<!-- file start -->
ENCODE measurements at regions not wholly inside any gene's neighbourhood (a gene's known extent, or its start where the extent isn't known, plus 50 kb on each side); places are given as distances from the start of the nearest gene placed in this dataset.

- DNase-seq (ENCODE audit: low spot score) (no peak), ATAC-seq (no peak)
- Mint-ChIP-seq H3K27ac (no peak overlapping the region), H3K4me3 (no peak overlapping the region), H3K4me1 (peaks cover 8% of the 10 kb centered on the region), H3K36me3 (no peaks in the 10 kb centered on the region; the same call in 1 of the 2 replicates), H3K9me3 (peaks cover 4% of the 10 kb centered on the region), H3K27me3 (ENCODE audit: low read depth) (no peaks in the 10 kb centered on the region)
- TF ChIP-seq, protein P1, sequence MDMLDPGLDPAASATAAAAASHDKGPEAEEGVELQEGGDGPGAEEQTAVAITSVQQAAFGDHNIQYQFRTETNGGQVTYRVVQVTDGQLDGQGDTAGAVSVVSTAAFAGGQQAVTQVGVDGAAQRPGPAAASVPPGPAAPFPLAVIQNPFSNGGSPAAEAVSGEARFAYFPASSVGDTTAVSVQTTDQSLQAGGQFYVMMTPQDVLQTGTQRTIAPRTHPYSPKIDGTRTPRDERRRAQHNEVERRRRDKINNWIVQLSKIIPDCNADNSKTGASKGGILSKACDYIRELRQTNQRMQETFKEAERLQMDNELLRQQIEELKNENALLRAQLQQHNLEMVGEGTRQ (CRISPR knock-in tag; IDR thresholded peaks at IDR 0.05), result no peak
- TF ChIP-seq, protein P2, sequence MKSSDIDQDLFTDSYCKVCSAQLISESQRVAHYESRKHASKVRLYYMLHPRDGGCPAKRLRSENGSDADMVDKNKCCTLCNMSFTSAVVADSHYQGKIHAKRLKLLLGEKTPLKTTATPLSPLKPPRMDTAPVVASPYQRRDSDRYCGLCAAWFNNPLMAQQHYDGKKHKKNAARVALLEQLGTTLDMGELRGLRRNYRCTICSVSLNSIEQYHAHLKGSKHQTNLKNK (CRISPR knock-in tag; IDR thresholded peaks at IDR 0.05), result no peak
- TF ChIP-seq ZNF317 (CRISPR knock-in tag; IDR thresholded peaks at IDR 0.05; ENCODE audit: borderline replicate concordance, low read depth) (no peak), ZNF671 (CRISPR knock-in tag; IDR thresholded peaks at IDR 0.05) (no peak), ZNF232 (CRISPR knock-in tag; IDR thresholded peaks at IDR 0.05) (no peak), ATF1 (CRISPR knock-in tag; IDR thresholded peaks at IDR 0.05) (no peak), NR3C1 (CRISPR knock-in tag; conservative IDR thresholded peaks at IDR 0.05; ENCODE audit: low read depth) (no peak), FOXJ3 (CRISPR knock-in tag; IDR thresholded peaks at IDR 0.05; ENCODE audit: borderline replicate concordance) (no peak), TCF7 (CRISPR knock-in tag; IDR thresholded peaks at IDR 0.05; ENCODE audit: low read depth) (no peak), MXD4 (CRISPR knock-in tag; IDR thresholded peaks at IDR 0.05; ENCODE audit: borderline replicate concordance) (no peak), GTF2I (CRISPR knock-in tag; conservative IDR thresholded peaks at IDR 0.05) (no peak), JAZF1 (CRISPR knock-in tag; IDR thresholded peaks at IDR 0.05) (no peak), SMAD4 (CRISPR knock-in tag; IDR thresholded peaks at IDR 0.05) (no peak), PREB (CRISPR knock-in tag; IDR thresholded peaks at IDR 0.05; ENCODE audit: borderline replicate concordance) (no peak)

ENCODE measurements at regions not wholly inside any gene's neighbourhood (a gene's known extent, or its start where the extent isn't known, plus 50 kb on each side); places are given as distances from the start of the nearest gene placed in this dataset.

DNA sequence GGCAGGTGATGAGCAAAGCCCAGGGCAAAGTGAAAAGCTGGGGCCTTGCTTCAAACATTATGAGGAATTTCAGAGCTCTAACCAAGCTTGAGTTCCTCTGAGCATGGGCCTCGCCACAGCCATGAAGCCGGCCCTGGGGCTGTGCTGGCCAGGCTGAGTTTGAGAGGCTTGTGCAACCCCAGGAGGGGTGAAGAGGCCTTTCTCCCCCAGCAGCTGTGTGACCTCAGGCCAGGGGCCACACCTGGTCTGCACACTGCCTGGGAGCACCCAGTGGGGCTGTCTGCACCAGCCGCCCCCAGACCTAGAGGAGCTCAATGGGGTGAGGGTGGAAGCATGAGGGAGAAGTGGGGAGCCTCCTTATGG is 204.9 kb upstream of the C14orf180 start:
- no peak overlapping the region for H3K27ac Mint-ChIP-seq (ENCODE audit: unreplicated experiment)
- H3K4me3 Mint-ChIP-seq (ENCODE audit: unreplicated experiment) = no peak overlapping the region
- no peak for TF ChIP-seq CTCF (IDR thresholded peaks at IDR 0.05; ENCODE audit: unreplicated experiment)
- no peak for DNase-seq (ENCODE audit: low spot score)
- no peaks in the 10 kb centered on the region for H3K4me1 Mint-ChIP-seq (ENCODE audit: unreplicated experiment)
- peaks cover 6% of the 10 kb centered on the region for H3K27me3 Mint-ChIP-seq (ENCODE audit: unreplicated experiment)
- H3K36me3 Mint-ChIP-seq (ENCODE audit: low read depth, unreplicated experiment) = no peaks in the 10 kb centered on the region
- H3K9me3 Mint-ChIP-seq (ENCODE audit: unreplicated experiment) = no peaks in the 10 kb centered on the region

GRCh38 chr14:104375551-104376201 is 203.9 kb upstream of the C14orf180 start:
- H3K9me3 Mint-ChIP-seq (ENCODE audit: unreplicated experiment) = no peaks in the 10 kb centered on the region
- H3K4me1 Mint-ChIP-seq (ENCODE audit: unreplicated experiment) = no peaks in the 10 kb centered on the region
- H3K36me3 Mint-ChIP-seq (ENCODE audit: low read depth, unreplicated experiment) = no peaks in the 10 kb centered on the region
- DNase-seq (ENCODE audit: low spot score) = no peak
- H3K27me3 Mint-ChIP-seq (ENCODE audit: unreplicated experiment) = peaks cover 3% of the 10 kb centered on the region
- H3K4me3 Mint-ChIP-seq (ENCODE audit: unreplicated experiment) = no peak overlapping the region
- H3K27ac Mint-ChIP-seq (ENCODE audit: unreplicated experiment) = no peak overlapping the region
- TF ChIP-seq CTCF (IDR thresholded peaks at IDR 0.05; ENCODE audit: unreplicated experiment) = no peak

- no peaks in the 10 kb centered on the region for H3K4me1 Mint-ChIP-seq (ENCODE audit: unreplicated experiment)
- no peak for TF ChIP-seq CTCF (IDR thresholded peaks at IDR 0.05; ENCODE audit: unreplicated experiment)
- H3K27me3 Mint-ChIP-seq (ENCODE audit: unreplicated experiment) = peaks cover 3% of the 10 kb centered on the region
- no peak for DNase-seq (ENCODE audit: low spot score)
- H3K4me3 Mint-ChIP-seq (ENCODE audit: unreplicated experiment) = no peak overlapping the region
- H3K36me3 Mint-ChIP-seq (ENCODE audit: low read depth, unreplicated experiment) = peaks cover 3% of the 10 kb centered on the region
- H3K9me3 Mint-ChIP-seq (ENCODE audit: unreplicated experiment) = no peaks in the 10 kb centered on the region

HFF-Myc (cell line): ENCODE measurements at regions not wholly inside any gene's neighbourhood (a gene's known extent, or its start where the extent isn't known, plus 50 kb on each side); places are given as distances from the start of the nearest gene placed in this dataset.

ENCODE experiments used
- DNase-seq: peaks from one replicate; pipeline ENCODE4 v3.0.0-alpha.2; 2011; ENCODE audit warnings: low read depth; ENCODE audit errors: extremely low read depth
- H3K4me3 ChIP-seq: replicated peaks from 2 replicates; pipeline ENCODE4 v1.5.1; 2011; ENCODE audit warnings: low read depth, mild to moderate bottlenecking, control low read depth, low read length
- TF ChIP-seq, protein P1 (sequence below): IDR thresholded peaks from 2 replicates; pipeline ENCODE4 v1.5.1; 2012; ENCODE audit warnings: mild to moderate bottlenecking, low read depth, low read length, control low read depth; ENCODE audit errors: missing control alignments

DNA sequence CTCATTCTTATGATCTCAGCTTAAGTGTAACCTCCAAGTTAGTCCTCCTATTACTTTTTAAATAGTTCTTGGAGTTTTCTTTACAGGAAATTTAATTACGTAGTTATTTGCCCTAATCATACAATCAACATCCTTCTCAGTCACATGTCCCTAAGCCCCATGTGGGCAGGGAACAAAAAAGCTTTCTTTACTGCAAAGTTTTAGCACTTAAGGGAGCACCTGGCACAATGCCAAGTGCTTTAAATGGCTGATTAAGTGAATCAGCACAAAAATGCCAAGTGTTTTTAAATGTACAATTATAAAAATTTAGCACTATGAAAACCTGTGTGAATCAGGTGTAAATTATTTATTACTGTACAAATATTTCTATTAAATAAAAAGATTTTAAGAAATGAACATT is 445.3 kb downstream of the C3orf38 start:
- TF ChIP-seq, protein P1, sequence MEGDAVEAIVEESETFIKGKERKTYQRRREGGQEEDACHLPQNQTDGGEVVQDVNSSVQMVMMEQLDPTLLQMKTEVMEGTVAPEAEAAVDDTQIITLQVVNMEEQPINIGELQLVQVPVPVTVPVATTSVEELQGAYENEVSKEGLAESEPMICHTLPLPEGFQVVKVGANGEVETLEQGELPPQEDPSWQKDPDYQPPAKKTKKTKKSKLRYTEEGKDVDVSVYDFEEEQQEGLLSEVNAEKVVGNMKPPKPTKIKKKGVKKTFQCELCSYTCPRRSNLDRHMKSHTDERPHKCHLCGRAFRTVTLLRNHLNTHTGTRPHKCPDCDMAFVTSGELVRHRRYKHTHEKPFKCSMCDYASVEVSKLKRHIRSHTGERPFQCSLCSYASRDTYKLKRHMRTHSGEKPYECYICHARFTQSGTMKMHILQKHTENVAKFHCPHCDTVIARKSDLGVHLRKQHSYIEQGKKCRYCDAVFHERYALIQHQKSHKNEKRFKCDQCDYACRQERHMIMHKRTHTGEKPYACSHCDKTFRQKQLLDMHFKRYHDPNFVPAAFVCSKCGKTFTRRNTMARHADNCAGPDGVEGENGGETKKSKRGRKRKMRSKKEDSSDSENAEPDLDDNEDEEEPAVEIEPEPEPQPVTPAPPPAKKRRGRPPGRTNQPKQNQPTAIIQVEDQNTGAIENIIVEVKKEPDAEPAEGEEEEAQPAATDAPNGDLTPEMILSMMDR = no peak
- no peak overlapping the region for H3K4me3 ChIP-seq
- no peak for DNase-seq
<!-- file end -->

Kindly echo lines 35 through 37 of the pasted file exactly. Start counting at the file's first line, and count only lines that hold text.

- DNase-seq: peaks from one replicate; pipeline ENCODE4 v3.0.0-alpha.2; 2011; ENCODE audit warnings: low read depth; ENCODE audit errors: extremely low read depth
- H3K4me3 ChIP-seq: replicated peaks from 2 replicates; pipeline ENCODE4 v1.5.1; 2011; ENCODE audit warnings: low read depth, mild to moderate bottlenecking, control low read depth, low read length
- TF ChIP-seq, protein P1 (sequence below): IDR thresholded peaks from 2 replicates; pipeline ENCODE4 v1.5.1; 2012; ENCODE audit warnings: mild to moderate bottlenecking, low read depth, low read length, control low read depth; ENCODE audit errors: missing control alignments